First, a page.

I’ve been to Indonesia twice. Once to see where my wife grew up, and a couple years later to attend my brother-in-law’s wedding. Having grown up in an upper middle class family in the United States, I saw some things I wasn’t used to seeing. The best example is probably the extravagant shopping malls that put most of ours to shame, right down the street from slums where people live in glorified wood sheds.
I changed my approach to photography a bit on this trip. Instead of looking for scenes that made good art, I took more of a photojournalist mindset. I wanted to take pictures in a way that would let me remember what it was like years down the road.
This is my father-in-law’s backyard. As you can see, in his neighborhood, not all houses were created equal. If you look closely near the center of the photo, you might be able to see the single pole with electrical wires spreading from it in a spiderweb tangle. It would definitely fail US code!
The building with the triple roof on the left is a neighborhood mosque. Indonesia is nearly 90% Muslim. Every morning at around 4 A.M. we heard the call to prayer wailing over the loudspeaker you can see on the building. Calls to prayer from other mosques spread slowly all around us throughout the city until we were surrounded by the unreal cacophony of wailing loudspeakers.
I was surprised to actually find car dealerships in the mall. I know we have cars on display in malls in the US, but I’m talking a full Mercedes line-up with a sales crew! I guess space is at a premium in Jakarta because the new malls are being built up higher in levels.
I couldn’t get all the levels in the above shot. Seven levels, plus two more for the underground parking.
I had the Samsung NX100 mirrorless camera with an APS-C sized sensor for about a year. I really liked the image quality and small size, but the white balance was very inconsistent – sometimes spot on, sometimes horrible. This shot (above) took a lot of correcting (probably all the different kinds of lights) and it still doesn’t look that great.
This photo looks straight down on the seemingly random architecture. Notice the escalators running at different angles and the glass railings with different curves on every floor.
The malls, evidently are where the more wealthy hang out. It seems to be the major pastime.
This is a real boat, connected to a restaurant, six stories up in Pacific Place Mall in Jakarta. I was so amazed the first time I saw it that I made sure to get a photo the second time I visited Jakarta.
This is the traffic circle and fountain outside the Grand Indonesia mall. It made an appearance in the 1982 Mel Gibson movie, “A Year of Living Dangerously”. It’s probably one of the better known landmarks.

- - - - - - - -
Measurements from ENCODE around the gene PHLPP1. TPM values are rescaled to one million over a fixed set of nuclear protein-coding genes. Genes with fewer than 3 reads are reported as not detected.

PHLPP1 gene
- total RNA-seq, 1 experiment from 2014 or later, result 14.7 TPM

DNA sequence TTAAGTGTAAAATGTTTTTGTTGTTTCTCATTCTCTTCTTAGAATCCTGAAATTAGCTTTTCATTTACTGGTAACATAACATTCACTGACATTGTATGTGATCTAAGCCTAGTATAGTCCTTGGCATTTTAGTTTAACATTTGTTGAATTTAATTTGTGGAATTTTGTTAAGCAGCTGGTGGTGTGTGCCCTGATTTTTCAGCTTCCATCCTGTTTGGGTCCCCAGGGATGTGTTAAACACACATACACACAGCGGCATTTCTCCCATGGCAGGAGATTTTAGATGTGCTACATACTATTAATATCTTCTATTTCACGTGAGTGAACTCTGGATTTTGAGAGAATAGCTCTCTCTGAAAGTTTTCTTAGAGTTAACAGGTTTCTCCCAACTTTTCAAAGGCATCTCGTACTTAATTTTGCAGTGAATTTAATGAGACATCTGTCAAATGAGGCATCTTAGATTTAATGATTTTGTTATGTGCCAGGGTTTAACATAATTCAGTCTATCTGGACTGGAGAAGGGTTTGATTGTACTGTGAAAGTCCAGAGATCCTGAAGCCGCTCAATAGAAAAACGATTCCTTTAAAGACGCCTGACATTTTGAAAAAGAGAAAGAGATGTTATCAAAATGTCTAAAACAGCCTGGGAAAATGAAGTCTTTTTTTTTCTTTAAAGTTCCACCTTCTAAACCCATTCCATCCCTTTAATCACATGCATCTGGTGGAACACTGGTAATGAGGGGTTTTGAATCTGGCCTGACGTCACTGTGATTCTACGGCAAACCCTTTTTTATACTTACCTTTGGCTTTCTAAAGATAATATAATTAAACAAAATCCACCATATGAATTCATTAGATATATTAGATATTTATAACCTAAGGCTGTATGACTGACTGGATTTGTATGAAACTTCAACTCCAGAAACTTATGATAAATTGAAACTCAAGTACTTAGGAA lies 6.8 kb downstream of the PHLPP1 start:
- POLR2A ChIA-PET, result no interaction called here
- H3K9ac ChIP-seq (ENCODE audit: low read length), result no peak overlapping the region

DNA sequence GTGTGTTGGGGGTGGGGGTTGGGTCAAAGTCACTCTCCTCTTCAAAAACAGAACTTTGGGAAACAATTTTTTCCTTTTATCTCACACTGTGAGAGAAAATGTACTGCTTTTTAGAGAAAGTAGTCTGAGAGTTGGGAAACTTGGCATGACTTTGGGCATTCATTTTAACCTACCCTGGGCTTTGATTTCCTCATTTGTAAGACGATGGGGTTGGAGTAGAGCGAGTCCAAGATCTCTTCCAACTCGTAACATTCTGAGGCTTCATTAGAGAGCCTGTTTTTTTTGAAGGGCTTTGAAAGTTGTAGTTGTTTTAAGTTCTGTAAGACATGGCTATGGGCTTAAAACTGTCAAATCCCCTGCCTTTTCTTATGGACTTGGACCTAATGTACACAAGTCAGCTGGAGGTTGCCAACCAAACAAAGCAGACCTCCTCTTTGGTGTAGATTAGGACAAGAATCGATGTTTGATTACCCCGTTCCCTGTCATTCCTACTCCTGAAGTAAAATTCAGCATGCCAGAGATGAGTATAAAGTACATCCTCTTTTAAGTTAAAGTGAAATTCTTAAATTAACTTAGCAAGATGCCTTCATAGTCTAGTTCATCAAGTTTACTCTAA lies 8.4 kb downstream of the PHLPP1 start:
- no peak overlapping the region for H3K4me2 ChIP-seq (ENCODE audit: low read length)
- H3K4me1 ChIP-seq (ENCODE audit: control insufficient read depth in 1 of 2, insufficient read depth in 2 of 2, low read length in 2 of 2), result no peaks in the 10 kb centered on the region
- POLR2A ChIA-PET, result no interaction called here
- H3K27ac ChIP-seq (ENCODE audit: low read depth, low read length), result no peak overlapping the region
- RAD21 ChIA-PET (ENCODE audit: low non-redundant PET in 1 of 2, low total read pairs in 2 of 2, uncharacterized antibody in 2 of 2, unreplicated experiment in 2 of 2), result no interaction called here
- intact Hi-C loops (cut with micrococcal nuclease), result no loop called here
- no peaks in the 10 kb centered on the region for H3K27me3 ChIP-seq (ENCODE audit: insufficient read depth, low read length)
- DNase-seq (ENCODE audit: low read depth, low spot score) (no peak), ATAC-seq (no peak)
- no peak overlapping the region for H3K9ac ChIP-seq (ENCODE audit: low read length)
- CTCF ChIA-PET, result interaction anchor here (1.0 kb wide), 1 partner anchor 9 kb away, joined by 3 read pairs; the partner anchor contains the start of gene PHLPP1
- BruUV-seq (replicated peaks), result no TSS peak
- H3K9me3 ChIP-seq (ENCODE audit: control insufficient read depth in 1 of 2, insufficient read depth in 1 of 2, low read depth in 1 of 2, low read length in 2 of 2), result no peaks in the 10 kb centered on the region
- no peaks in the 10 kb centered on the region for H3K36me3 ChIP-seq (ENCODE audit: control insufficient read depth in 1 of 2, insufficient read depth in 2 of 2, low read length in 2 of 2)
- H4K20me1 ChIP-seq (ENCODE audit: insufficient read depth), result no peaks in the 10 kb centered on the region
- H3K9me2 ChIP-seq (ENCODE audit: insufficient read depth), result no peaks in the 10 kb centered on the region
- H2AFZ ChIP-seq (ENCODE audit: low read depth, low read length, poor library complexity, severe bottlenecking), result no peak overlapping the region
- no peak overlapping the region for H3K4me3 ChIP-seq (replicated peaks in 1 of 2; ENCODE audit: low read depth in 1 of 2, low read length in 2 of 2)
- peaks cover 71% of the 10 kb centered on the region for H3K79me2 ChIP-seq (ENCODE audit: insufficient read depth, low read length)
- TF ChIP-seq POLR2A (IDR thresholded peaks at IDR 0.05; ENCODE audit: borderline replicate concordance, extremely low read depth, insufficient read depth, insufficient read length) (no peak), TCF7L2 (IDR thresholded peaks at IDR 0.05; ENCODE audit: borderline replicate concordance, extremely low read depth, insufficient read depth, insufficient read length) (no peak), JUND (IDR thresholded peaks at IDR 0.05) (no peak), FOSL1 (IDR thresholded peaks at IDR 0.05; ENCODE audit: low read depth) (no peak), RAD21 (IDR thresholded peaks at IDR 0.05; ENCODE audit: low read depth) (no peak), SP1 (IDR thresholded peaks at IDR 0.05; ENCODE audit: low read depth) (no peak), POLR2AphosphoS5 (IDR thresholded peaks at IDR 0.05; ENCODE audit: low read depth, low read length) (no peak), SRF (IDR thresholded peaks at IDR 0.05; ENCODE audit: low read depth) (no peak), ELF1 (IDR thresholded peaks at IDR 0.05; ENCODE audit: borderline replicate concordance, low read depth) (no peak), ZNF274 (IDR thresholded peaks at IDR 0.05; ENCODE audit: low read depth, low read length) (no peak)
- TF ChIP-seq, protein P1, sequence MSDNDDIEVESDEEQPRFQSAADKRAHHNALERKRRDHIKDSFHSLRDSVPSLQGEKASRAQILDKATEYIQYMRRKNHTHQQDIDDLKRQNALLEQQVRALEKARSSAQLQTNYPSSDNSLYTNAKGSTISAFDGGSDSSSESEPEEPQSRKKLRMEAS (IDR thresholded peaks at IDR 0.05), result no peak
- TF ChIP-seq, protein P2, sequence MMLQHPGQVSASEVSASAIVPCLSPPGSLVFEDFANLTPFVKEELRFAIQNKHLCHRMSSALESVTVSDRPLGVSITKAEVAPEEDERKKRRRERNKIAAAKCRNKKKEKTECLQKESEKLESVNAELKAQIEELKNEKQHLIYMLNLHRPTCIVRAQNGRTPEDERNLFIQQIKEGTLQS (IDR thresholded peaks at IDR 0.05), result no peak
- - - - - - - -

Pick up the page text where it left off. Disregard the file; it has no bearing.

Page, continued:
Traffic was another thing that absolutely floored me. Having lived near Los Angeles for three years, I thought I had seen the craziest driving and the heaviest pollution. Wrong on both accounts.
Motorcycles are smaller in Jakarta than most in the US, but the riders seem to think they are invincible. They dodge between cars through the tinniest openings. I’d say they make up about 70% of the traffic in the city. Once two motorcycles tried to squeeze between us and the car in the next lane at a traffic signal. When our driver took off, the cycle closest to us got his handle bar caught on our rear view mirror. He was yelling as our driver stepped on the gas, dragging him a few feet before he broke loose. Our driver never even glanced at him. It was almost like, “If you’re stupid enough to get your handle bar in my mirror, then you’re coming with me!”
Our vehicle was about the size of the gold Toyota ahead, but you can see that we have to follow that motorcyclist with the black jacket. Pretty tight. The streets developed during Dutch occupation are wide and organized. Everywhere else seems random in design and planning, and sometimes as narrow as our bicycle trails! If you look closely, you can see the motorcyclist in the yellow shirt peeking around from behind the car ahead. He is trying to decide if he should gamble zipping around before we pass. He made it by a hair.
Once again notice that we have to pass between the dark blue parked car and the silver Honda. And notice the motorcyclists risking head-on collisions with us, the orange bajaj, and each other, to get around us and the the other car. All that blue smoke is from the 2-cycle engine exhaust of the orange bajaj. I was amazed that one of the smallest motors on the road could put out the most smoke!
This photo was taken up in the hills above Bandung. Bandung streets are similar to the ones in Jakarta and I wouldn’t bore you with more photos of them. This town is actually Lembang. Jakarta has stifling humidity and it’s 94 or 95 degrees fahrenheit all year long. The combination of heat, humidity, and pollution was tough to take. But up here, about 4000 feet above sea level, the air was cooler and the pollution almost non-existant. I was only there for a day, but I’d say it was the most perfect weather I have ever been in. I’ve been in weather like that in the US, but it doesn’t usually last long. Too far north of the equator.
Lembang has a lot of agriculture, with it’s year-round growing season. Even the hilly parts are cultivated.
An outdoor restaurant near Lembang. This central path leads down the middle of the small valley, with trails branching off to individual covered platforms with tables and benches for eating. The atmosphere is like you’re eating fine cuisine in a jungle hut. (see below)
Well, I guess that’s all for now. In my next post, I’ll put up some photos from our weekend trip to Singapore. It’s only about a 1.5 hour flight from Jakarta. Just a hop, compared to the 18 hours of flying to get back to Seattle.